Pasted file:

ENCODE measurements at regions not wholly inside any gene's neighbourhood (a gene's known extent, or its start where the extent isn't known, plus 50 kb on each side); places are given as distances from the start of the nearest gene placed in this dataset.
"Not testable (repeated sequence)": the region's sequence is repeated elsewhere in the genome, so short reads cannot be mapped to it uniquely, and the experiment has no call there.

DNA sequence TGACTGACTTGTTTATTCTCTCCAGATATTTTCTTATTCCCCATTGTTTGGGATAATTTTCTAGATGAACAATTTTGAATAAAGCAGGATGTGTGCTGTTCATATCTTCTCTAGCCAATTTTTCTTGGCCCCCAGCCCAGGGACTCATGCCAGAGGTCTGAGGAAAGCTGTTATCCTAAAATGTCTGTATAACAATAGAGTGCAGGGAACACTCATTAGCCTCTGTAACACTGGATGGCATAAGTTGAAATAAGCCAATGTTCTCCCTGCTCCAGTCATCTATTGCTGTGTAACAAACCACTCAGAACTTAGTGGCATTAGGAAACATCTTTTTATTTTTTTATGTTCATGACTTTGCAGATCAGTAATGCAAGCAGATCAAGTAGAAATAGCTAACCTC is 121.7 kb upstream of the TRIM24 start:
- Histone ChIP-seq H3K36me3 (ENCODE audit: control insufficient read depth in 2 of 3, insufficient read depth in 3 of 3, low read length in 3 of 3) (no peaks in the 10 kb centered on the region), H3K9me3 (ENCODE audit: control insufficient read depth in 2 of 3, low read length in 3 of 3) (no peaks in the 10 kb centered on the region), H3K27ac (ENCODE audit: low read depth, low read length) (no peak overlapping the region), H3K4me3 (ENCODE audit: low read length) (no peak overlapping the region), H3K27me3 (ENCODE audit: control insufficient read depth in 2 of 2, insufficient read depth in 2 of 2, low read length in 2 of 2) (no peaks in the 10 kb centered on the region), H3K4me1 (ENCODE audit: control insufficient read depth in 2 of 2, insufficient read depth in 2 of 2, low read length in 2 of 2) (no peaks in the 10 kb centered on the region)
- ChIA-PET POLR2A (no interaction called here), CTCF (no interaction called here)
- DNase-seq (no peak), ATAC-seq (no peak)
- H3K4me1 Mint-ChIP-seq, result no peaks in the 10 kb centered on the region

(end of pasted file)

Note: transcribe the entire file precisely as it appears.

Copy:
ENCODE measurements at regions not wholly inside any gene's neighbourhood (a gene's known extent, or its start where the extent isn't known, plus 50 kb on each side); places are given as distances from the start of the nearest gene placed in this dataset.
"Not testable (repeated sequence)": the region's sequence is repeated elsewhere in the genome, so short reads cannot be mapped to it uniquely, and the experiment has no call there.

DNA sequence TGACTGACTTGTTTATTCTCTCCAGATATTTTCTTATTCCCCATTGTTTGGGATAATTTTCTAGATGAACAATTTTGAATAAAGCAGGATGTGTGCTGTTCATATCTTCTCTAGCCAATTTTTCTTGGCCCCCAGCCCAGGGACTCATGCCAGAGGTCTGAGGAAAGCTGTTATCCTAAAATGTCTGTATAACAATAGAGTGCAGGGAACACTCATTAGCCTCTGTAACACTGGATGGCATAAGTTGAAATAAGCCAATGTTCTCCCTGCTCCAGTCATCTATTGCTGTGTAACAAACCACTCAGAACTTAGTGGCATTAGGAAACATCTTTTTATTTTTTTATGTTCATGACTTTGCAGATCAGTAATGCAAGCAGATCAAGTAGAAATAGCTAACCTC is 121.7 kb upstream of the TRIM24 start:
- Histone ChIP-seq H3K36me3 (ENCODE audit: control insufficient read depth in 2 of 3, insufficient read depth in 3 of 3, low read length in 3 of 3) (no peaks in the 10 kb centered on the region), H3K9me3 (ENCODE audit: control insufficient read depth in 2 of 3, low read length in 3 of 3) (no peaks in the 10 kb centered on the region), H3K27ac (ENCODE audit: low read depth, low read length) (no peak overlapping the region), H3K4me3 (ENCODE audit: low read length) (no peak overlapping the region), H3K27me3 (ENCODE audit: control insufficient read depth in 2 of 2, insufficient read depth in 2 of 2, low read length in 2 of 2) (no peaks in the 10 kb centered on the region), H3K4me1 (ENCODE audit: control insufficient read depth in 2 of 2, insufficient read depth in 2 of 2, low read length in 2 of 2) (no peaks in the 10 kb centered on the region)
- ChIA-PET POLR2A (no interaction called here), CTCF (no interaction called here)
- DNase-seq (no peak), ATAC-seq (no peak)
- H3K4me1 Mint-ChIP-seq, result no peaks in the 10 kb centered on the region